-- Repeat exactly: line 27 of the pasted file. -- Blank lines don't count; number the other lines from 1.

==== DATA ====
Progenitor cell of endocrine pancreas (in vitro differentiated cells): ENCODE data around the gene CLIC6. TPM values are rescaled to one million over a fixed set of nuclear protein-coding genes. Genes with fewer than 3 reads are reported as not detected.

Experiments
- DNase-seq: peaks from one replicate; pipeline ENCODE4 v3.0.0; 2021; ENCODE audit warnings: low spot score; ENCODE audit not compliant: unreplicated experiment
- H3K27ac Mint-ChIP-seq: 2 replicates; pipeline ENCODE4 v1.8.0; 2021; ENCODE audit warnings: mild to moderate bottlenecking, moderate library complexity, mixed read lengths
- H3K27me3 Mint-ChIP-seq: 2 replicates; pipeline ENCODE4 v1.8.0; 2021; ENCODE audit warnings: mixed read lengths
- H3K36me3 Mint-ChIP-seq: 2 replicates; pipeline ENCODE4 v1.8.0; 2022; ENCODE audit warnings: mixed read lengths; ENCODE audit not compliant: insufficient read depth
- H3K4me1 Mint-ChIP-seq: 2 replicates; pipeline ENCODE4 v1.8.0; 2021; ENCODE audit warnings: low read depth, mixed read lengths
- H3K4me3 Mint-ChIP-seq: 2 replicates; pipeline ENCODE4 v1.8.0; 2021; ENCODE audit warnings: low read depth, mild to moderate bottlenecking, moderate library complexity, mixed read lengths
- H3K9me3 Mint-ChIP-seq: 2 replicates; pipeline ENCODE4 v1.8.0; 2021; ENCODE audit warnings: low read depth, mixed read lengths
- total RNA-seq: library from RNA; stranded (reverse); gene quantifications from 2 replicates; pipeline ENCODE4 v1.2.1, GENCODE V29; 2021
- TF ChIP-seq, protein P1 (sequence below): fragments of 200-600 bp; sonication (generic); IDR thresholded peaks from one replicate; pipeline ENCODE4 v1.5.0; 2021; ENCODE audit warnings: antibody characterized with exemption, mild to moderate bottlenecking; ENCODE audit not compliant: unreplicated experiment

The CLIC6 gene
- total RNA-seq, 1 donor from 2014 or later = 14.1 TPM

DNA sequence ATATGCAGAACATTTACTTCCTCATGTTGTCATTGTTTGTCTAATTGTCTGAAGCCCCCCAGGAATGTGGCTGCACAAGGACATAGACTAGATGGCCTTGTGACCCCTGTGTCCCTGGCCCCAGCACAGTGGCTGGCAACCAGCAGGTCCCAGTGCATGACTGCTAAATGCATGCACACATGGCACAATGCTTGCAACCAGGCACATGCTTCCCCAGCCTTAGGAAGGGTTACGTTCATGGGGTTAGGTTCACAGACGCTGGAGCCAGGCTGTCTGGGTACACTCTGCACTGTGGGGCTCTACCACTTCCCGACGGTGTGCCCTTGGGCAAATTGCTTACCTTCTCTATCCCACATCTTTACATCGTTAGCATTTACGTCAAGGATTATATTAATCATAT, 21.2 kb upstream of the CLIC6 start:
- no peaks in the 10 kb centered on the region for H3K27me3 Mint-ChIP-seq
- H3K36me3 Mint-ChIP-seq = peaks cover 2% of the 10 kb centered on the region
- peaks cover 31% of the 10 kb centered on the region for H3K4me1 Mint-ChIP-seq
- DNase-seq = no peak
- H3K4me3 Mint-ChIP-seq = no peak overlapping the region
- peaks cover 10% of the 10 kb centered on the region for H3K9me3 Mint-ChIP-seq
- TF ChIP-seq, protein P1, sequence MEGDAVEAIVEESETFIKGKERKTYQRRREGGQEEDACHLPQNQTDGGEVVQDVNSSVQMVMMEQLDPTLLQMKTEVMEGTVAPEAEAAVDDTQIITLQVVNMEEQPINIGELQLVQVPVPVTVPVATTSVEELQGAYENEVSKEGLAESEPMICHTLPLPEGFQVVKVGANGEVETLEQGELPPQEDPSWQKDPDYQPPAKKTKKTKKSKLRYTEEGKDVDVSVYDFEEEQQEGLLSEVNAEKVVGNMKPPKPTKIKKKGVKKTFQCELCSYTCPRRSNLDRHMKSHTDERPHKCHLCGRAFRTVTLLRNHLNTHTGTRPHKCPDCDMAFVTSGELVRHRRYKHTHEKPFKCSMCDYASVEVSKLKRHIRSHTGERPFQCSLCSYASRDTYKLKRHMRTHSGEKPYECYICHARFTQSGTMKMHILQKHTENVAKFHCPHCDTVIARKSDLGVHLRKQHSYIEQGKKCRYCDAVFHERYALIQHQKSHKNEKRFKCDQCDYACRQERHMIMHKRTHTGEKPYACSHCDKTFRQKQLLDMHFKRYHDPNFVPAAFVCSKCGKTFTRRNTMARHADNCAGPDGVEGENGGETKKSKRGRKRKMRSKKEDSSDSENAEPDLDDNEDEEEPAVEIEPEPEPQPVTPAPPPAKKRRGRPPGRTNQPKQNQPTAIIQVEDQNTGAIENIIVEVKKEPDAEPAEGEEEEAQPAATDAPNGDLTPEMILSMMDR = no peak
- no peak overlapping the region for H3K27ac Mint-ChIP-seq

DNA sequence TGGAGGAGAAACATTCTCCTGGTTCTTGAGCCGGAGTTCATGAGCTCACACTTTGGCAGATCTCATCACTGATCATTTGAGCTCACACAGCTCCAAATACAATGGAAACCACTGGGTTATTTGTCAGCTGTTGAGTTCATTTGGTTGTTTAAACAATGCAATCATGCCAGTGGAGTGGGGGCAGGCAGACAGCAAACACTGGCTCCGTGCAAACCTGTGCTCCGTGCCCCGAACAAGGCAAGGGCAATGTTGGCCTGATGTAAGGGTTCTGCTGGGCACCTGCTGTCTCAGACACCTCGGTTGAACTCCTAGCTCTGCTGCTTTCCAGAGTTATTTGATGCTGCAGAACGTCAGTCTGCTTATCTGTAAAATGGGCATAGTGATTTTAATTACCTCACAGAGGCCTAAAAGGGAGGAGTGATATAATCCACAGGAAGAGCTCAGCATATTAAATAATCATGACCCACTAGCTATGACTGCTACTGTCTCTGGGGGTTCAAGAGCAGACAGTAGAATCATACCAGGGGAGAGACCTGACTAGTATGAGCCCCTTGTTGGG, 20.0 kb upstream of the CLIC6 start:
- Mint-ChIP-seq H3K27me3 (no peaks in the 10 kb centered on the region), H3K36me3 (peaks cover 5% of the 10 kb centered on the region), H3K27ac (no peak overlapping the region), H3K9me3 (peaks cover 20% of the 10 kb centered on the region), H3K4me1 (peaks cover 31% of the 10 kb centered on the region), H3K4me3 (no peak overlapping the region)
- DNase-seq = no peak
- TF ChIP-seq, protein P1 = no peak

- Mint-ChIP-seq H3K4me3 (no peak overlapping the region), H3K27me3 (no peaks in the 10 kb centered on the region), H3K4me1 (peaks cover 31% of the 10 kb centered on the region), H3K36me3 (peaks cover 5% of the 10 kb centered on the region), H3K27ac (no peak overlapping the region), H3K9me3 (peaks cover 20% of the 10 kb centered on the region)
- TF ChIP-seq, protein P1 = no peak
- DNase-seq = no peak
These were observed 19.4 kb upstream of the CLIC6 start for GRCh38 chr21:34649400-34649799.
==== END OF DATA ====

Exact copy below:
- Mint-ChIP-seq H3K4me3 (no peak overlapping the region), H3K27me3 (no peaks in the 10 kb centered on the region), H3K4me1 (peaks cover 31% of the 10 kb centered on the region), H3K36me3 (peaks cover 5% of the 10 kb centered on the region), H3K27ac (no peak overlapping the region), H3K9me3 (peaks cover 20% of the 10 kb centered on the region)